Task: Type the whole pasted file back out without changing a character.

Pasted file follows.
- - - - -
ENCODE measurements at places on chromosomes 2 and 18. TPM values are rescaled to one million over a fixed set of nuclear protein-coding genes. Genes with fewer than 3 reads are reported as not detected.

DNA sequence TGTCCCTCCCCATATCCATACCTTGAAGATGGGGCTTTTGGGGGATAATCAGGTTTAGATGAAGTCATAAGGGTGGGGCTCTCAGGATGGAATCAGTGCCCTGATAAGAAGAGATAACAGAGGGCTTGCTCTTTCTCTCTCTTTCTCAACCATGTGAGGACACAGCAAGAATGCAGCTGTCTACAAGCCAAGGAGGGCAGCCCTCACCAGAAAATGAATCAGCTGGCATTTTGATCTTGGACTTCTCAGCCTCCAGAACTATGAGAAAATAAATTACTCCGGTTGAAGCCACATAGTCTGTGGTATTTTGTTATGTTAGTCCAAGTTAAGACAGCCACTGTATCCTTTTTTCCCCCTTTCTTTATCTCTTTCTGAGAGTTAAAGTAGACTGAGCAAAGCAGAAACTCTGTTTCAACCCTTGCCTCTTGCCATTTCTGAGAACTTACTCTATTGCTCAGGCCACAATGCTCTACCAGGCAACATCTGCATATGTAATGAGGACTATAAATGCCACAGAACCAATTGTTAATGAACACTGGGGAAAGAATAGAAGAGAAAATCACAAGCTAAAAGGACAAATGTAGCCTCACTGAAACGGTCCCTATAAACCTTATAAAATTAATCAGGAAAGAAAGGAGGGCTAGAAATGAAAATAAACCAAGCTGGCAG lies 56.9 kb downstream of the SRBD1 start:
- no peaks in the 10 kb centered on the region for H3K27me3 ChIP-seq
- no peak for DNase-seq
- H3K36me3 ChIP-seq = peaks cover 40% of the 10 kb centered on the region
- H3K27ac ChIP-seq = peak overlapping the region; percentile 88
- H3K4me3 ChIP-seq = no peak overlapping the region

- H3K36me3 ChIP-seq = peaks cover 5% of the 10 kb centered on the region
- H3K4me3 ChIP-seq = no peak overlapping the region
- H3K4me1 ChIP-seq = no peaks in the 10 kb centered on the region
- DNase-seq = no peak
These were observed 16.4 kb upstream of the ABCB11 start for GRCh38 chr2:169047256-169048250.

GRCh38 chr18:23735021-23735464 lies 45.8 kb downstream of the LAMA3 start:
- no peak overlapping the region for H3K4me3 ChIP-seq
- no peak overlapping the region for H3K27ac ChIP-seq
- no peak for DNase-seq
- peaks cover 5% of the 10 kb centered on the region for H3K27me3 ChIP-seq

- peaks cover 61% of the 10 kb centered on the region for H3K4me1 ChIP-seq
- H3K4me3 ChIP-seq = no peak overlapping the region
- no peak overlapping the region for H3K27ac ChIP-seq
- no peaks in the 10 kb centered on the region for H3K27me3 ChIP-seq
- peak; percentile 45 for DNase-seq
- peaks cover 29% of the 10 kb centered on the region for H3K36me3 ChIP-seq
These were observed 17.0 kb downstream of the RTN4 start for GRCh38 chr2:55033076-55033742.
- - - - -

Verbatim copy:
ENCODE measurements at places on chromosomes 2 and 18. TPM values are rescaled to one million over a fixed set of nuclear protein-coding genes. Genes with fewer than 3 reads are reported as not detected.

DNA sequence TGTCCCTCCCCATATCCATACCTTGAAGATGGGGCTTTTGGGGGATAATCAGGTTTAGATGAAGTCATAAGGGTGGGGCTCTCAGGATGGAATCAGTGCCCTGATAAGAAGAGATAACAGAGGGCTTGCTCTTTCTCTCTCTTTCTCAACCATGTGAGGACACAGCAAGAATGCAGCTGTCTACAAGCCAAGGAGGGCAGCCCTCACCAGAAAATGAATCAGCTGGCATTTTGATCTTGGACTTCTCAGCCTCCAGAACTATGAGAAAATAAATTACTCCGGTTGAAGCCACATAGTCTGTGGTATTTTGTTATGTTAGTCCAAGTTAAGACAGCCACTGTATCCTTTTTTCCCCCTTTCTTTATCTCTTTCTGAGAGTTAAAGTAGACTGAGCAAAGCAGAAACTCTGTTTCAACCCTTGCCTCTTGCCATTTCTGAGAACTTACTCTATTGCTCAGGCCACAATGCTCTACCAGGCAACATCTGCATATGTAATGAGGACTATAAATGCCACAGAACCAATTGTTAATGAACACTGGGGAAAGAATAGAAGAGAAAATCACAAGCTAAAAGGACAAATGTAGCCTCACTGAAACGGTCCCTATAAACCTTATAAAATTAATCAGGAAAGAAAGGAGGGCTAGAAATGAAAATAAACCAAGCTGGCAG lies 56.9 kb downstream of the SRBD1 start:
- no peaks in the 10 kb centered on the region for H3K27me3 ChIP-seq
- no peak for DNase-seq
- H3K36me3 ChIP-seq = peaks cover 40% of the 10 kb centered on the region
- H3K27ac ChIP-seq = peak overlapping the region; percentile 88
- H3K4me3 ChIP-seq = no peak overlapping the region

- H3K36me3 ChIP-seq = peaks cover 5% of the 10 kb centered on the region
- H3K4me3 ChIP-seq = no peak overlapping the region
- H3K4me1 ChIP-seq = no peaks in the 10 kb centered on the region
- DNase-seq = no peak
These were observed 16.4 kb upstream of the ABCB11 start for GRCh38 chr2:169047256-169048250.

GRCh38 chr18:23735021-23735464 lies 45.8 kb downstream of the LAMA3 start:
- no peak overlapping the region for H3K4me3 ChIP-seq
- no peak overlapping the region for H3K27ac ChIP-seq
- no peak for DNase-seq
- peaks cover 5% of the 10 kb centered on the region for H3K27me3 ChIP-seq

- peaks cover 61% of the 10 kb centered on the region for H3K4me1 ChIP-seq
- H3K4me3 ChIP-seq = no peak overlapping the region
- no peak overlapping the region for H3K27ac ChIP-seq
- no peaks in the 10 kb centered on the region for H3K27me3 ChIP-seq
- peak; percentile 45 for DNase-seq
- peaks cover 29% of the 10 kb centered on the region for H3K36me3 ChIP-seq
These were observed 17.0 kb downstream of the RTN4 start for GRCh38 chr2:55033076-55033742.